UK Prime Minister Boris Johnson has taken the wraps off a £12bn plan to create a “green industrial revolution” that will support up to 250,000 jobs.
The PM has put the UK industrial heartlands, including the North East, Yorkshire and the Humber as well as Scotland and Wales, at the heart of the blueprint to “build back greener”.
As well as offshore wind, the government is promising 5GW of low carbon hydrogen by 2030 for transport, industry and homes, an acceleration of nuclear deployment and new carbon capture schemes.
There will also be a focus on innovation and finance, to include finding ways of developing cutting-edge technologies to reach the new energy ambitions and make the City of London the HQ for global green finance.
The plan is being funded with £12bn of state cash across all sectors for various initiatives, including £500m for hydrogen, £525m for nuclear and £200m for carbon capture.
A large part of the outlay, over £2.3bn, will be used to accelerate the transition to electric vehicles, with London to end the sale of petrol and diesel cars by 2030, ten years earlier than planned.
Other key parts of the plan will be driven forward by significant investment set out over the last year, including the £1 billion energy innovation fund to stay ahead of the latest technologies needed to reach new energy targets.
The spending will spur over three times as much by the private sector by 2030, according to Johnson.
The Prime Minister will on Wednesday host a virtual roundtable with green investors to set out his ambitious plan and incentivise further private sector investment.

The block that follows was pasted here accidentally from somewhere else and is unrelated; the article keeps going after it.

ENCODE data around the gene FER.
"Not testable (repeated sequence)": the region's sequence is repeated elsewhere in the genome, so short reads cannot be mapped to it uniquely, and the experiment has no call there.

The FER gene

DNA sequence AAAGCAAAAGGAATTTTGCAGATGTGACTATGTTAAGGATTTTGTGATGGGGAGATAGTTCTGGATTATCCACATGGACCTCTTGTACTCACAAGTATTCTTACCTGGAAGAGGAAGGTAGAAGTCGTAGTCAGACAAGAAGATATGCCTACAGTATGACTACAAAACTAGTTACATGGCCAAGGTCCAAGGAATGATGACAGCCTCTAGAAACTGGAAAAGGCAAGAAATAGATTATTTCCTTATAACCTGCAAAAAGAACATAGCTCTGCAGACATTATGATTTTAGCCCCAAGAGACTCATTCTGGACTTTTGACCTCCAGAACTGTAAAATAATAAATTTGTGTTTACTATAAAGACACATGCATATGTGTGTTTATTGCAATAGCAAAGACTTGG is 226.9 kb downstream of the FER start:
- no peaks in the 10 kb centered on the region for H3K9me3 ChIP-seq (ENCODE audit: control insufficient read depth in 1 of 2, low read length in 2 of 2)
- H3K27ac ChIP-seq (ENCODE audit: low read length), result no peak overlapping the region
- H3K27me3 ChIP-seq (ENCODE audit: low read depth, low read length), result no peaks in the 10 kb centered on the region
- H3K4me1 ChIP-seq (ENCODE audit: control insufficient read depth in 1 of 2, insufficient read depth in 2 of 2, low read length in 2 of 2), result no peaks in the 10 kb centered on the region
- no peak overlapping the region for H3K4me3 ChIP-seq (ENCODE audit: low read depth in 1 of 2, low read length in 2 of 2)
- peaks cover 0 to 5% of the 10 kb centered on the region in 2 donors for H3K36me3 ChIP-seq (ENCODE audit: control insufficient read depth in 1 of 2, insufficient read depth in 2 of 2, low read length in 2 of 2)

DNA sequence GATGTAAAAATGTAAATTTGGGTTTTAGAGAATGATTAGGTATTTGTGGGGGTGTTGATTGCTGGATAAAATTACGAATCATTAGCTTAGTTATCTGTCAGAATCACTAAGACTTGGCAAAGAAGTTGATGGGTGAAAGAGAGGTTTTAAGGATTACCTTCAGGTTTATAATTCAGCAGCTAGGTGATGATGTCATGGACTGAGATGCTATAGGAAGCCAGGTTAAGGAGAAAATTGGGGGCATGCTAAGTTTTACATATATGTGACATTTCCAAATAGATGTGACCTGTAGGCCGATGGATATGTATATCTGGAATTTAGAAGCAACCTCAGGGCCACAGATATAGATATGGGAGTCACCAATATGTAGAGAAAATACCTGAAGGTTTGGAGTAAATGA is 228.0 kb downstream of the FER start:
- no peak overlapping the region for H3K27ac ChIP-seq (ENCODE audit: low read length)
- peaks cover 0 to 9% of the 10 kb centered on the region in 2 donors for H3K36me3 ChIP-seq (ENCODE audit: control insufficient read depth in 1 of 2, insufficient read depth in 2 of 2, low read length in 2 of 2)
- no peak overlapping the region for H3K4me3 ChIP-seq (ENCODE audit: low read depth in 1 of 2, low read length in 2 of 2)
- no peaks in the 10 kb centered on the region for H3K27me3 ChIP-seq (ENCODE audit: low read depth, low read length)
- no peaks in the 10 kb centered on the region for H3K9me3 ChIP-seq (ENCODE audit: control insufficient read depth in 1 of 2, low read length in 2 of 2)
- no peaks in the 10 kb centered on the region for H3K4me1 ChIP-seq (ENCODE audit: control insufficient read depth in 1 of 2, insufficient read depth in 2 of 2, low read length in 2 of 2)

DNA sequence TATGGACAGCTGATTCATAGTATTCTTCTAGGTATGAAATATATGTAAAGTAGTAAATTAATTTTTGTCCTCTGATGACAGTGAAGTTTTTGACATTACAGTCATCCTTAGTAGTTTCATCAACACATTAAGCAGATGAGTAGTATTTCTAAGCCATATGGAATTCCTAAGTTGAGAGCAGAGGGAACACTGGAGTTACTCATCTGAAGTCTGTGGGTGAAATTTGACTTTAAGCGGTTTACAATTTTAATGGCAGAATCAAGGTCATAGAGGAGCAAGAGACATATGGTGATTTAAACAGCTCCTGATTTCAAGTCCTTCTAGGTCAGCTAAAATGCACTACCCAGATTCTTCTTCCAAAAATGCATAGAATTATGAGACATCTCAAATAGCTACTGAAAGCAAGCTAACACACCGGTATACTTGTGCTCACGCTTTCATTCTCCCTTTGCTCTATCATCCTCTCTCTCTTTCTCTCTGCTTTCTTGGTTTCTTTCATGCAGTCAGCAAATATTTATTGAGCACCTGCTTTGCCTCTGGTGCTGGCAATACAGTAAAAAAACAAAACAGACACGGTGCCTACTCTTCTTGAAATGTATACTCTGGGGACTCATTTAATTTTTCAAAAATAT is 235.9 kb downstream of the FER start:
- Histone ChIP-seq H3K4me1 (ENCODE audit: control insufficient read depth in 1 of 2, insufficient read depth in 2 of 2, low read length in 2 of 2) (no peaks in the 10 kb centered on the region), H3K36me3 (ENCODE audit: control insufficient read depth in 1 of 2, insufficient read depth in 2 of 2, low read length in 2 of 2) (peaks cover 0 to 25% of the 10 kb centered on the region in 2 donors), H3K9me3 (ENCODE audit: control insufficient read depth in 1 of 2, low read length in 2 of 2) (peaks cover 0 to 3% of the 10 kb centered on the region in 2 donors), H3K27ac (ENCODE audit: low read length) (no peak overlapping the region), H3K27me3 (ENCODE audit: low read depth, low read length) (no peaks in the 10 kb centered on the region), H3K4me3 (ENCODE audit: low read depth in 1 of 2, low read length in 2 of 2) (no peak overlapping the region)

“Although this year has taken a very different path to the one we expected, I haven’t lost sight of our ambitious plans to level up across the country. My ten point plan will create, support and protect hundreds of thousands of green jobs, whilst making strides towards net zero by 2050,” said the PM.
“Our green industrial revolution will be powered by the wind turbines of Scotland and the North East, propelled by the electric vehicles made in the Midlands and advanced by the latest technologies developed in Wales, so we can look ahead to a more prosperous, greener future.”
He added that the blueprint marks the beginning of the UK’s path to net zero. Further plans to reduce emissions whilst creating jobs will follow over the next year in the run up to the international COP26 climate summit in Glasgow next year, he said.
The proposals have been welcomed by renewables groups. RenewableUK deputy chief executive Melanie Onn said the blueprint is ambitious and has low-cost renewable energy at its heart.
“Offshore wind is set to become the backbone of the UK’s electricity system, providing over a third of our power by 2030, and we can rapidly develop green hydrogen to decarbonise shipping, aviation and industry. The Prime Minister’s new 2030 hydrogen target is a vital signal to investors and the market, and we will work with Government to ensure our world-leading renewable hydrogen technologies play a full part in meeting that target,” she said.
Frank Gordon, head of policy at REA, hailed the announcement as a “major day” for the UK.
“Renewable transport fuels will play a critical and complementary role to this policy, and will be needed in greater volumes to ensure that we maximise emissions reductions from the millions of petrol and diesel cars and vans already on our roads, not just from new ones,” he said.
The Climate Change Committee meanwhile said the ten point plans was a “landmark” policy move.
“These plans will help put the UK on track to becoming one of the world’s cleanest economies while boosting business and creating thousands of jobs in the aftermath of the Covid-19 pandemic,” the CCC said.